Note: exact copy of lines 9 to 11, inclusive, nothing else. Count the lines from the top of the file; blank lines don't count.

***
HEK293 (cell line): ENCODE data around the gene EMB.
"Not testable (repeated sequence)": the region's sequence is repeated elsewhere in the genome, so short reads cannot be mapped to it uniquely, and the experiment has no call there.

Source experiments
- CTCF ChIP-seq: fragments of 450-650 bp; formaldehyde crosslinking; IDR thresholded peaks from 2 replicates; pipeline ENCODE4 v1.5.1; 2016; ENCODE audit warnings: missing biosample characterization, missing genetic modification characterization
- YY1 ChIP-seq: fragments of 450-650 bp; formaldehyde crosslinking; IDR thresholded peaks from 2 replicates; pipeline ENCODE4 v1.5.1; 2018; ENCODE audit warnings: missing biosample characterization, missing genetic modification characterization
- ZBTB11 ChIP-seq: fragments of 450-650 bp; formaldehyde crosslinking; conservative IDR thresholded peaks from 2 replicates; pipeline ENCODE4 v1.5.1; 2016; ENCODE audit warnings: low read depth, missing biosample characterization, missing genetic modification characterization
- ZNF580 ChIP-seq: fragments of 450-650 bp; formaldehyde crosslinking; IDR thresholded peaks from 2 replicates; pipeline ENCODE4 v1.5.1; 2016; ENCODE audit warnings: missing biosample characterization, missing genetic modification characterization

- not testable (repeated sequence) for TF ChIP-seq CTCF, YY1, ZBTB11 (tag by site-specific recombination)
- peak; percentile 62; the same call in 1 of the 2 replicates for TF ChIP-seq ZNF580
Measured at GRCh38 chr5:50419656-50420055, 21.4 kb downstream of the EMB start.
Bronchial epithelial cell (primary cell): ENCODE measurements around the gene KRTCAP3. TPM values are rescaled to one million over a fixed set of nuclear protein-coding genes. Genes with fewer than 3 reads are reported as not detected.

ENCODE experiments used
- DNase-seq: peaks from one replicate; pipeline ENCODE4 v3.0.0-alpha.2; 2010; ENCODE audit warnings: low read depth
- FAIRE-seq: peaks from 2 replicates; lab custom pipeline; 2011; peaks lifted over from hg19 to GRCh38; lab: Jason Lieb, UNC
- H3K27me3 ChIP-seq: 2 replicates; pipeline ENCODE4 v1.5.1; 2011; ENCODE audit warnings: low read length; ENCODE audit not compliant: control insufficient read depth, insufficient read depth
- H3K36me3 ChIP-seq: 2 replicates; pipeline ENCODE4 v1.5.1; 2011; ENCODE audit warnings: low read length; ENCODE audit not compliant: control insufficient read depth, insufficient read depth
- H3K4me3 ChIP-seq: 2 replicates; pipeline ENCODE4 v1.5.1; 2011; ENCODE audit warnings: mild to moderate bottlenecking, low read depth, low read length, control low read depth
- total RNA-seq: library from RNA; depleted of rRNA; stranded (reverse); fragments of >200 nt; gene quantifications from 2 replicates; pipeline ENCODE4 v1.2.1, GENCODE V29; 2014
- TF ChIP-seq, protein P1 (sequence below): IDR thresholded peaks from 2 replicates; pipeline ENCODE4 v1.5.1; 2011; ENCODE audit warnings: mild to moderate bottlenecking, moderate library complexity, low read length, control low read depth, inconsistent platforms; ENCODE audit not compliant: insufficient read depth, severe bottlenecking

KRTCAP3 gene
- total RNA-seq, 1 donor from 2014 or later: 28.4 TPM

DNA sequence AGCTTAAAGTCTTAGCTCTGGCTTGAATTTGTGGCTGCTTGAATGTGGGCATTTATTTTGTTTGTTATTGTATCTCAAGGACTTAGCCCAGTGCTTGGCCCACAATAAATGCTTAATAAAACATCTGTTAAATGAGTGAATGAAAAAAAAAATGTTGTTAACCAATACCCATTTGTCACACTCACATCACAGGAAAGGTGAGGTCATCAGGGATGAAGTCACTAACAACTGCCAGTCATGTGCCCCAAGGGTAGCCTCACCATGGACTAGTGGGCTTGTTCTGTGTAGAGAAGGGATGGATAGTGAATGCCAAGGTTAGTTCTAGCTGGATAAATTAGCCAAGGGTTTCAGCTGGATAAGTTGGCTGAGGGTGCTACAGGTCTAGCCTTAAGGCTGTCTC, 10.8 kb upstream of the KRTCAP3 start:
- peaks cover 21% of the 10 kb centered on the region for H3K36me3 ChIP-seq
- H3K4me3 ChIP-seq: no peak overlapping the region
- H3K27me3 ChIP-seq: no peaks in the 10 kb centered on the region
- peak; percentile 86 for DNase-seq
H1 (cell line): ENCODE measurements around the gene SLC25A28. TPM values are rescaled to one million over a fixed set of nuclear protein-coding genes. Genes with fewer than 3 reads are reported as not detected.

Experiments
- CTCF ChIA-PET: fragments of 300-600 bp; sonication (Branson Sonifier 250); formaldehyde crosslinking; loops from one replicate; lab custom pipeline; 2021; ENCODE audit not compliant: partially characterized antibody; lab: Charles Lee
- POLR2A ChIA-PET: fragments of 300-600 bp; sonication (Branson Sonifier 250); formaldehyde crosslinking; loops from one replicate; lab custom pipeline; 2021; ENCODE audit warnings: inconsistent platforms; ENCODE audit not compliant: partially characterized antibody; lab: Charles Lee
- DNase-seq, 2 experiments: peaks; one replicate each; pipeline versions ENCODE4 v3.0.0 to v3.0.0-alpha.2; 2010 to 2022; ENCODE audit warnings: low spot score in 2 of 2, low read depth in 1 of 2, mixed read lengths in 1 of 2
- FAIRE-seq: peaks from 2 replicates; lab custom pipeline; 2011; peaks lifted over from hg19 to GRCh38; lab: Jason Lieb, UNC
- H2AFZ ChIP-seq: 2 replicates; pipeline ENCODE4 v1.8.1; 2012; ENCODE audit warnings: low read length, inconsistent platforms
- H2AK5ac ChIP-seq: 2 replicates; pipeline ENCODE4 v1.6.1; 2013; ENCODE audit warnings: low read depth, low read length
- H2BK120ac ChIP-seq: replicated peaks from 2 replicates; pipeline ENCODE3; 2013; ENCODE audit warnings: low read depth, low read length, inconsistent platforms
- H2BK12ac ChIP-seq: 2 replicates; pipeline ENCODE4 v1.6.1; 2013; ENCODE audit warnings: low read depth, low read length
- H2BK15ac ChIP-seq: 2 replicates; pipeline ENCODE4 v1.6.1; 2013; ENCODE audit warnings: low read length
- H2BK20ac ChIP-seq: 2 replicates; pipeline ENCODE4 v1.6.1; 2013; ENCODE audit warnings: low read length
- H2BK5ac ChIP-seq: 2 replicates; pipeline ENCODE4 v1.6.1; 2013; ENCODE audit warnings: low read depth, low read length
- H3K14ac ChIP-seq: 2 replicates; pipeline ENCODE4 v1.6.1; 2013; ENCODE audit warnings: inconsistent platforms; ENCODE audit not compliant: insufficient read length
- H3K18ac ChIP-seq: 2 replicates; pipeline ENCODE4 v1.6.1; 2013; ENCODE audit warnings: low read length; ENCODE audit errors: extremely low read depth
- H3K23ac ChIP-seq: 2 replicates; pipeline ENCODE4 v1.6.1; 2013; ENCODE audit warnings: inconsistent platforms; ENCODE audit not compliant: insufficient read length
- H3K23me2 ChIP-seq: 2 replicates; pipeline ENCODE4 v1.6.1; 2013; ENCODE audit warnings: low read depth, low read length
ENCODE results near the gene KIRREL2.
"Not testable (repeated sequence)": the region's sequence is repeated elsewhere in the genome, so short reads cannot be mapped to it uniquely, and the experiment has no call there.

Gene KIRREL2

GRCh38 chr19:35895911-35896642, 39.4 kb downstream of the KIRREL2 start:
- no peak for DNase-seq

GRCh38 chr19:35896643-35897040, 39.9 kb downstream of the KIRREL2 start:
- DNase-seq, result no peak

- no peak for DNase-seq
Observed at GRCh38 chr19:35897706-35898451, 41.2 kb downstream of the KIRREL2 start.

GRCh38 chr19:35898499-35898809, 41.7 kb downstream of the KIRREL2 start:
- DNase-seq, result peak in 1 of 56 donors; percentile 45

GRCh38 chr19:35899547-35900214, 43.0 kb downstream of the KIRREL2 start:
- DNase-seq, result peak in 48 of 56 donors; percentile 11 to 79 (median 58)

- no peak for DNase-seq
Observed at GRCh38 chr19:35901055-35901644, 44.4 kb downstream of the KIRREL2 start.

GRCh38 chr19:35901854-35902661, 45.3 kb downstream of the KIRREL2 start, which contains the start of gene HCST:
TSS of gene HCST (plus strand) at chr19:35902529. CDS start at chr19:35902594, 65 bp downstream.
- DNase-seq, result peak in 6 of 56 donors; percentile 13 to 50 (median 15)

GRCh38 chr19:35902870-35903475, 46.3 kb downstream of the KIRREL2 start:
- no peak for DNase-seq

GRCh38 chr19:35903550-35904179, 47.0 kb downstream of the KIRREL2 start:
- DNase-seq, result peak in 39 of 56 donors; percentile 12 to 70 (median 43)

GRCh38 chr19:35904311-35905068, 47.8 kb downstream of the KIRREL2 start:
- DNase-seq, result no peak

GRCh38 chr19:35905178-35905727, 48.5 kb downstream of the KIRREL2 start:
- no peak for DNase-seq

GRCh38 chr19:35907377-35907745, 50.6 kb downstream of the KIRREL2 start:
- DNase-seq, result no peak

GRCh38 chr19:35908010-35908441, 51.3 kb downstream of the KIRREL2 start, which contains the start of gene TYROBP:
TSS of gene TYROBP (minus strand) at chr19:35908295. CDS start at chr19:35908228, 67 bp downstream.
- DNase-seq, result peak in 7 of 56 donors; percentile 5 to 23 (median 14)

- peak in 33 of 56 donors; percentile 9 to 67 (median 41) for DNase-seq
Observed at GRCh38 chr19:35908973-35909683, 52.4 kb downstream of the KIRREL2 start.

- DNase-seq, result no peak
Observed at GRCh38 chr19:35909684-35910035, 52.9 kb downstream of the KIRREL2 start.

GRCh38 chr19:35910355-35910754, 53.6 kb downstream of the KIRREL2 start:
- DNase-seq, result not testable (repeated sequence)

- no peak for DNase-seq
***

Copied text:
- peak; percentile 62; the same call in 1 of the 2 replicates for TF ChIP-seq ZNF580
Measured at GRCh38 chr5:50419656-50420055, 21.4 kb downstream of the EMB start.
Bronchial epithelial cell (primary cell): ENCODE measurements around the gene KRTCAP3. TPM values are rescaled to one million over a fixed set of nuclear protein-coding genes. Genes with fewer than 3 reads are reported as not detected.